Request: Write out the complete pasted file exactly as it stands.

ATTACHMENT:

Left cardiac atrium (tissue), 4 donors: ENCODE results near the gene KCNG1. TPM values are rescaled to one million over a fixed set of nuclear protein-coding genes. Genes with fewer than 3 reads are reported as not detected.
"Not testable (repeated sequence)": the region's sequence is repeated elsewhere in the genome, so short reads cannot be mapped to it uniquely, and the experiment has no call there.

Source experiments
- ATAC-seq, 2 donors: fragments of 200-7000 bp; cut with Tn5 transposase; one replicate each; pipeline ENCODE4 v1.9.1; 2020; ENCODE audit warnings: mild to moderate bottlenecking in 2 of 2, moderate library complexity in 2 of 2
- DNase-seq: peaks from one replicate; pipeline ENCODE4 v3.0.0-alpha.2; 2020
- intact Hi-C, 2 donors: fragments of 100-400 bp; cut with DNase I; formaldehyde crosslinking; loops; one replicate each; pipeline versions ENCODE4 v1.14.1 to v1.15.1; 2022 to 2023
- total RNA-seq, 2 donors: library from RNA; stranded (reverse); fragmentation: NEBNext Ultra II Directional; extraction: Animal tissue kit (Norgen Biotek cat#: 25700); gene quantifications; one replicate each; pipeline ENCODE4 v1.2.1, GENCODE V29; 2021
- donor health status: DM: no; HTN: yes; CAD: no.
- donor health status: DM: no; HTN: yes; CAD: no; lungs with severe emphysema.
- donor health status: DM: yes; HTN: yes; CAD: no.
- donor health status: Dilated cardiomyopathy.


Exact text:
Left cardiac atrium (tissue), 4 donors: ENCODE results near the gene KCNG1. TPM values are rescaled to one million over a fixed set of nuclear protein-coding genes. Genes with fewer than 3 reads are reported as not detected.
"Not testable (repeated sequence)": the region's sequence is repeated elsewhere in the genome, so short reads cannot be mapped to it uniquely, and the experiment has no call there.

Source experiments
- ATAC-seq, 2 donors: fragments of 200-7000 bp; cut with Tn5 transposase; one replicate each; pipeline ENCODE4 v1.9.1; 2020; ENCODE audit warnings: mild to moderate bottlenecking in 2 of 2, moderate library complexity in 2 of 2
- DNase-seq: peaks from one replicate; pipeline ENCODE4 v3.0.0-alpha.2; 2020
- intact Hi-C, 2 donors: fragments of 100-400 bp; cut with DNase I; formaldehyde crosslinking; loops; one replicate each; pipeline versions ENCODE4 v1.14.1 to v1.15.1; 2022 to 2023
- total RNA-seq, 2 donors: library from RNA; stranded (reverse); fragmentation: NEBNext Ultra II Directional; extraction: Animal tissue kit (Norgen Biotek cat#: 25700); gene quantifications; one replicate each; pipeline ENCODE4 v1.2.1, GENCODE V29; 2021
- donor health status: DM: no; HTN: yes; CAD: no.
- donor health status: DM: no; HTN: yes; CAD: no; lungs with severe emphysema.
- donor health status: DM: yes; HTN: yes; CAD: no.
- donor health status: Dilated cardiomyopathy.